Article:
Friday, 7 August 2015

A blurb, a cover design, a back jacket

   Aside from the cafe artiste (with a Mac's sliver of matte aluminum-clad screen positioned next to an Americano), I'm supposing that most writers tap tap tap in isolation. When they're lucky they can break from that creative solitude and rely on the kindness of colleagues, with whom they've established a quid pro quo relationship: "Sure, I'll happily read your _____ [novel, story, play, or poem, screenplay...]" (Of course there's an unstated but completely understood reply: "So long as you return the favour and read my _____ [novel, story, play, or poem, screenplay].")

    This time around, C and D, two locals, came over to my place for dinner and presented feedback, mixing kind words with excoriating ones. (During the recovery period later that night the old chestnut "With friends like that who needs enemies?" blossomed in my consciousness a few times. As did "Be careful what you wish for" with an addendum: "You asked for criticism, what did you expect?!?")

   The third colleague-reader, thousands of km away in Ontario, emailed me a short list of literary misdemeanors and freely offered a blurb—

   From Up River and One Night Only is not your typical rock 'n roll novel. Sure it's full of wild misfits, day job drudgery, and dreams of stardom. But the real headliner here is Grubisic's intoxicating, immersive language. It's a cacophony of linguistic power cords, a picaresque road trip with no particular place to go. We have never seen a coming-of-age story quite like this one. 
                                              —Mark Sampson, author Sad Peninsula and The Secrets Men Keep

   For a novel set in 1980 and featuring adolescents making decisive moves from their 1970s-era youth to 1980s-influenced adulthood, discussions between Finn at Honk Honk Graphic Arts and myself centred on all things vintage—from orange, brown, and yellow smiley face wallpaper (not desktop wallpaper, but the kind of wallpaper that came in rolls and was used to decorate a kid's room or kitchen) to a circa 1980 photograph from a friend's archive of high school party pics. The result of our conversations and exchanges of historical images (including flocked brocade wallpaper that, while historically true possessed a visual loudness that made it impossible to use) can be see below. Hello 1975 and 1980 in all your decade-specific glory—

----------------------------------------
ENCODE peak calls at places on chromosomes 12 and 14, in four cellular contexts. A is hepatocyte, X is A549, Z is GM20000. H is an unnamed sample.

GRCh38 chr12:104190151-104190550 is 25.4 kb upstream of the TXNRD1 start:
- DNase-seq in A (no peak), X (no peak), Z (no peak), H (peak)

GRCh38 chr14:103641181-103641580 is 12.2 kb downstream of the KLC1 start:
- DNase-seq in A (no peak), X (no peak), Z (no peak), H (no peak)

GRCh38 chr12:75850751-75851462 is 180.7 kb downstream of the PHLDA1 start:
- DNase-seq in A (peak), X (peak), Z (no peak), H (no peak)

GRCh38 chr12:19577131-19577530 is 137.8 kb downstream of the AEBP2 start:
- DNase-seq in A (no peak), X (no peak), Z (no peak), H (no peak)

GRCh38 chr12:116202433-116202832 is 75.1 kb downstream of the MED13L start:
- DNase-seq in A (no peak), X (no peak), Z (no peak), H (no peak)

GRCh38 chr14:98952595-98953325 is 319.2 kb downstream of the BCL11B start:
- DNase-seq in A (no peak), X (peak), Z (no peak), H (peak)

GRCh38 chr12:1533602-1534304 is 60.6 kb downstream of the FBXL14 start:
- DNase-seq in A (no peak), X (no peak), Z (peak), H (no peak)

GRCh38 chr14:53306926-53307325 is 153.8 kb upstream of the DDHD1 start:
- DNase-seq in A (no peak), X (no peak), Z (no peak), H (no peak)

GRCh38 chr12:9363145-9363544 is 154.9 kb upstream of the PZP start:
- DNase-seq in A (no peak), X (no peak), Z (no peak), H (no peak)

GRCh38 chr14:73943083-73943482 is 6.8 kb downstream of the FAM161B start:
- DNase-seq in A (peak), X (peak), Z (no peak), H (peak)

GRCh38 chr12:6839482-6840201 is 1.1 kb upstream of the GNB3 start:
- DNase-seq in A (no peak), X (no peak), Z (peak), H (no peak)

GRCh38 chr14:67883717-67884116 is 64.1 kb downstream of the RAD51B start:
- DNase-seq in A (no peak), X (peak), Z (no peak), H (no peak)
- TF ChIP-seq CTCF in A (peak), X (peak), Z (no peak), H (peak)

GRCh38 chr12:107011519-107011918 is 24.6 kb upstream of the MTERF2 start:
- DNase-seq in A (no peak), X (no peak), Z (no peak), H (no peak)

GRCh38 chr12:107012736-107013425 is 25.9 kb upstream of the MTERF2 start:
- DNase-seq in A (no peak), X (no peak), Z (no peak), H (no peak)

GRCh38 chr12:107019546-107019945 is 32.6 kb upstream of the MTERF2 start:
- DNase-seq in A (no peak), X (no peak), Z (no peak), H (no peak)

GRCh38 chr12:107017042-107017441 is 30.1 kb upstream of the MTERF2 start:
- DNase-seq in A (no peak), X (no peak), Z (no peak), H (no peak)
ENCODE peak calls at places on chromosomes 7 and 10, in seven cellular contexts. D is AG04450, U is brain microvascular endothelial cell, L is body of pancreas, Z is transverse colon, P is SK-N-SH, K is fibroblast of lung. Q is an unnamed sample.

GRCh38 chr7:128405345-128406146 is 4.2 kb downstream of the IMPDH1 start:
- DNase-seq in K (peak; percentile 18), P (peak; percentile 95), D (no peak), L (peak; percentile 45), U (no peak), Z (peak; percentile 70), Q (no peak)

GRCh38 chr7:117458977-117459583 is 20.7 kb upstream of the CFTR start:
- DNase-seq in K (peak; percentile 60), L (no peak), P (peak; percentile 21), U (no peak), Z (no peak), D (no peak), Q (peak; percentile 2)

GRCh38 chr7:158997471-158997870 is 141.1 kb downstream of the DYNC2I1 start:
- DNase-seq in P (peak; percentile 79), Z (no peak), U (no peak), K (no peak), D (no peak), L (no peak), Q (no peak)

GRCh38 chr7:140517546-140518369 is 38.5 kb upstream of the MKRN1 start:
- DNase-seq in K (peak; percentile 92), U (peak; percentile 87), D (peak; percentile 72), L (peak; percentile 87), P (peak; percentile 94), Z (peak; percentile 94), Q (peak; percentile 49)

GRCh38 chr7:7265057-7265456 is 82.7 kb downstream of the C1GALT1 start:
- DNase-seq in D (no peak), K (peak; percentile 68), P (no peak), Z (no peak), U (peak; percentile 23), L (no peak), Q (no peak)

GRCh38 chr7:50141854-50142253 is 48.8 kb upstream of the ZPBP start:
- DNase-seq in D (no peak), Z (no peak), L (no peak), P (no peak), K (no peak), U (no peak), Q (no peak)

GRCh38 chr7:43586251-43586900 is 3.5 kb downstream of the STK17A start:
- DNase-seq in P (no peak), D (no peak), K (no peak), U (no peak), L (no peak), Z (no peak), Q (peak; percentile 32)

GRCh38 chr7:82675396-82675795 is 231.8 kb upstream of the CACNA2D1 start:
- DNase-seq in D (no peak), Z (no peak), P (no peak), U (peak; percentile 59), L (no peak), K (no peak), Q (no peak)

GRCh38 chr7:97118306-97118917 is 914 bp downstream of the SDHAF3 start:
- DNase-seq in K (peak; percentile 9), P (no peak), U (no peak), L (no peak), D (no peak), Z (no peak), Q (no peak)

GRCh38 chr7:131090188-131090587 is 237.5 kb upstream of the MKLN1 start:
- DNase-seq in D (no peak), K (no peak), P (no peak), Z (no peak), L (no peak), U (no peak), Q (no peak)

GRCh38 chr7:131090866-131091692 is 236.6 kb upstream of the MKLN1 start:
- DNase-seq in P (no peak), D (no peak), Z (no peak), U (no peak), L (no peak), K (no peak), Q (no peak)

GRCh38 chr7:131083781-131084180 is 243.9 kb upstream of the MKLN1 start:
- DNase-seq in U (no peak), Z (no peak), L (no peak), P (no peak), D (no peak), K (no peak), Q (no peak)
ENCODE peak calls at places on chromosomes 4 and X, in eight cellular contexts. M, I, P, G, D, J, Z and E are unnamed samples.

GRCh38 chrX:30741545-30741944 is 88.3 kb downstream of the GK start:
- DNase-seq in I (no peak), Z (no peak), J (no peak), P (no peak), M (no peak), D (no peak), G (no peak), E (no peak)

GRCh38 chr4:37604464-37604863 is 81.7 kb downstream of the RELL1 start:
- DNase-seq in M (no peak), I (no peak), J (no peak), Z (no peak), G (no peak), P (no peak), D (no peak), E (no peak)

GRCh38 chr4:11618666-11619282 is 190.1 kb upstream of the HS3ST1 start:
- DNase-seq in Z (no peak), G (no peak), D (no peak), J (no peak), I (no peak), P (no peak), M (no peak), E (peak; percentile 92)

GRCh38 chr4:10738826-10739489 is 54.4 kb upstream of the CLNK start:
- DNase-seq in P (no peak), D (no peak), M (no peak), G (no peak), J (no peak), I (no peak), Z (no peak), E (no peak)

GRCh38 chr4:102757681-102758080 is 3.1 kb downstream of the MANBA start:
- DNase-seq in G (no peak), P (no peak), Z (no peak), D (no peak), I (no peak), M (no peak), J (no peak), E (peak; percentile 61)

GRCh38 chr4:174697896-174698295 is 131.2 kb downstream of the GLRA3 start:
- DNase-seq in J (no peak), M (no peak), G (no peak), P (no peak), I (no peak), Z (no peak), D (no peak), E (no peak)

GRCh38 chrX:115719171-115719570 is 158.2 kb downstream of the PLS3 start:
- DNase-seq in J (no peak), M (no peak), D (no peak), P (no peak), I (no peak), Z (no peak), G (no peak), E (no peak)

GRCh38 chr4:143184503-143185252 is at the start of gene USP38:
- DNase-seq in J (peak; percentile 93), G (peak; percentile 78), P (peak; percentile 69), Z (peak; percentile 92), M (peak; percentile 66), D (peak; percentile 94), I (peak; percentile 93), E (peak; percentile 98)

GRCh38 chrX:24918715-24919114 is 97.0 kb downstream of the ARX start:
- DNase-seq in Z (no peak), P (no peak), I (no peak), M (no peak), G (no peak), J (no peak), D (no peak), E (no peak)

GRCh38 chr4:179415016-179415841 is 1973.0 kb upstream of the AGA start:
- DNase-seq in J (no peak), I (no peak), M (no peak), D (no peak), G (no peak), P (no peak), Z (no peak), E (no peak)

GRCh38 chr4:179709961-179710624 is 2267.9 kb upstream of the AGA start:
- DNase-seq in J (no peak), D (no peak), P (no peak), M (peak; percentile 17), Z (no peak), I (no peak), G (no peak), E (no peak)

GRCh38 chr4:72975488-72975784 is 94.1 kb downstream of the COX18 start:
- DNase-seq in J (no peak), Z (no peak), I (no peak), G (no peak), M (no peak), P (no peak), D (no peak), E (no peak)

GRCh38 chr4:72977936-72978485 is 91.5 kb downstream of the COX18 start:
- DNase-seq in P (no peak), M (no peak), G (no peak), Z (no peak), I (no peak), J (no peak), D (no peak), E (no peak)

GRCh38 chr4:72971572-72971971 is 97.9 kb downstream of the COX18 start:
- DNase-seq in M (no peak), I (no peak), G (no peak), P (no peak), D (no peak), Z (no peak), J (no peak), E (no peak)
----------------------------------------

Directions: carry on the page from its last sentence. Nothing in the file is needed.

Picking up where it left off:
Here's a single-chapter excerpt—

Déviation: Harmony

    Even though once upon a time he’d caved to pressure and agreed to make an effort, Gordyn could admit that his opinions about the Barbershop Harmony Society had lurched drunkenly from the get-go. The weekend gatherings organized under the Society’s firm if benevolent rules (which under certain light looked fascist, Gordyn thought, a benevolent dictatorship) felt constricting enough already. Worse, the endless quest for “Let’s track down that darned overtone, gentlemen. From the top, 1 and 2 and 3—,” that holiest of grails, edged him nearer to insanity.
    He reported these facts to Dee. Her dull parallel experiences with their mother meandered from a placid stream of easy listening radio tunes before and after torturous Canadian TV to pulverizing crackers with a rolling pin for next week’s casseroles #1 and #2 while listening to reminiscences about girlhood crushes and huge family picnics in Quebec. Moping, Dee stared out from shut windows and wished for a pet—something high-strung and requiring long walks, preferably.
    Intellectually, Gordyn saw the sound reasoning of events reserved for fathers and sons. He admitted too, the choice could have been worse. Like Jay’s dad, his might assume thrilled, bellowing attendance at the rank air—BO, popcorn, and snuck booze, reportedly—of pro-wrestling matches. Or, debate-worthy and fierce dedication to idiotic ring heroes named Mr. X and André the Giant. Or, Edmund could similarly expect eternal low-wattage bouts spent in grimy striped coveralls while stuck beneath a car on jacks in an unheated garage. And see his face register signs of deep caring about the manly arts of eyeballing spark plug corrosion and oil viscosity.
    Selling the surefire barbershop quartet idea, Edmund had tousled Gordyn’s hair (prompting corrective mirror time shortly after). He lured him with the inevitability of trips to fancy hotel banquet rooms in historic Philadelphia and sun-dappled Sacramento. He’d repeated “We’ll have a blast, just you wait and see” with an air crash prayer’s desperation. That last promise proved exactly halfway correct. The former anchor baritone of an army barracks quartet, Edmund returned to the stage with unabashed gusto, eating up the attention, Gordyn’s mother commented, like an elephant with peanuts.